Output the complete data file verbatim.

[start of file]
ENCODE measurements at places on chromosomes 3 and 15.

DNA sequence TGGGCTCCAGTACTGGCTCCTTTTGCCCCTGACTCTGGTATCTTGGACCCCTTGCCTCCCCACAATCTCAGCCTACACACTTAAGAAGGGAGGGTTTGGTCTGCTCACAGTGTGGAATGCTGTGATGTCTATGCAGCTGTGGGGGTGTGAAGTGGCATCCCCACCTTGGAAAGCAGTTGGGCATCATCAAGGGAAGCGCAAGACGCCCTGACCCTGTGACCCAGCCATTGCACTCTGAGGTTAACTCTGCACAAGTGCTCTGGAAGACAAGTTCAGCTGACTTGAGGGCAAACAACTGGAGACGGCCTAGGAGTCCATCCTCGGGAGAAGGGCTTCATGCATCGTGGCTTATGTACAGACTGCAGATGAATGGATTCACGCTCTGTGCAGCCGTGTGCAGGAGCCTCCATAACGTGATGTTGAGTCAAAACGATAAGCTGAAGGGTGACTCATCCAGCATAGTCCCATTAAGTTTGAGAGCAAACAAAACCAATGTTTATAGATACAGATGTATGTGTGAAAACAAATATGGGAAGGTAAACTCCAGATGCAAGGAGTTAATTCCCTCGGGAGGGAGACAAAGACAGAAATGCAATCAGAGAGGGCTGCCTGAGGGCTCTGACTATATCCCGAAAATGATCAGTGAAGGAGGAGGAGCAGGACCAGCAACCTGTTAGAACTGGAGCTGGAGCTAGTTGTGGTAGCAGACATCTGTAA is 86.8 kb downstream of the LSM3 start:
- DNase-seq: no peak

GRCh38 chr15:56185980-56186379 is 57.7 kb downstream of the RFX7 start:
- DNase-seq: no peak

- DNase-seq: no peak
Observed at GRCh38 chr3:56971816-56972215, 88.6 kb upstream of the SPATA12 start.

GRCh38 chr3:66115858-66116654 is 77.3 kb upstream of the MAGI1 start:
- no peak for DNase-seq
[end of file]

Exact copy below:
ENCODE measurements at places on chromosomes 3 and 15.

DNA sequence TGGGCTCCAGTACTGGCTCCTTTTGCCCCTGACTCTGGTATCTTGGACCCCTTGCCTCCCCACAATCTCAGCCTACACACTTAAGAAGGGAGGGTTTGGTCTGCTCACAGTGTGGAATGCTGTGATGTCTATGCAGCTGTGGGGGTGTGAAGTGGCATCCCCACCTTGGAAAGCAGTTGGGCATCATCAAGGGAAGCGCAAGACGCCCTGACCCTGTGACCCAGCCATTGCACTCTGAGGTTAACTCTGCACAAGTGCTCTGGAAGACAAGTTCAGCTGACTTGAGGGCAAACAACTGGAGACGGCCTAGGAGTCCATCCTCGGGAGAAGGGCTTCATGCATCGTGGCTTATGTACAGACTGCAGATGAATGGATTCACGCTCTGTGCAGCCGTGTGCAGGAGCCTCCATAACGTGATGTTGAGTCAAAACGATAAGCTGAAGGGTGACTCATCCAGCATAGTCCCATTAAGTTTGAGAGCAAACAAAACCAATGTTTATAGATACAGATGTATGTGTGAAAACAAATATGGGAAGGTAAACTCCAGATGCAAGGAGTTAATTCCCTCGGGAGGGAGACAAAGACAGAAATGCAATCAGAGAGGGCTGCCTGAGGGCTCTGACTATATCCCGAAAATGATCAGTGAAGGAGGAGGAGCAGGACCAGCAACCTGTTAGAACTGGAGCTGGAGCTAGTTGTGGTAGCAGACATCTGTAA is 86.8 kb downstream of the LSM3 start:
- DNase-seq: no peak

GRCh38 chr15:56185980-56186379 is 57.7 kb downstream of the RFX7 start:
- DNase-seq: no peak

- DNase-seq: no peak
Observed at GRCh38 chr3:56971816-56972215, 88.6 kb upstream of the SPATA12 start.

GRCh38 chr3:66115858-66116654 is 77.3 kb upstream of the MAGI1 start:
- no peak for DNase-seq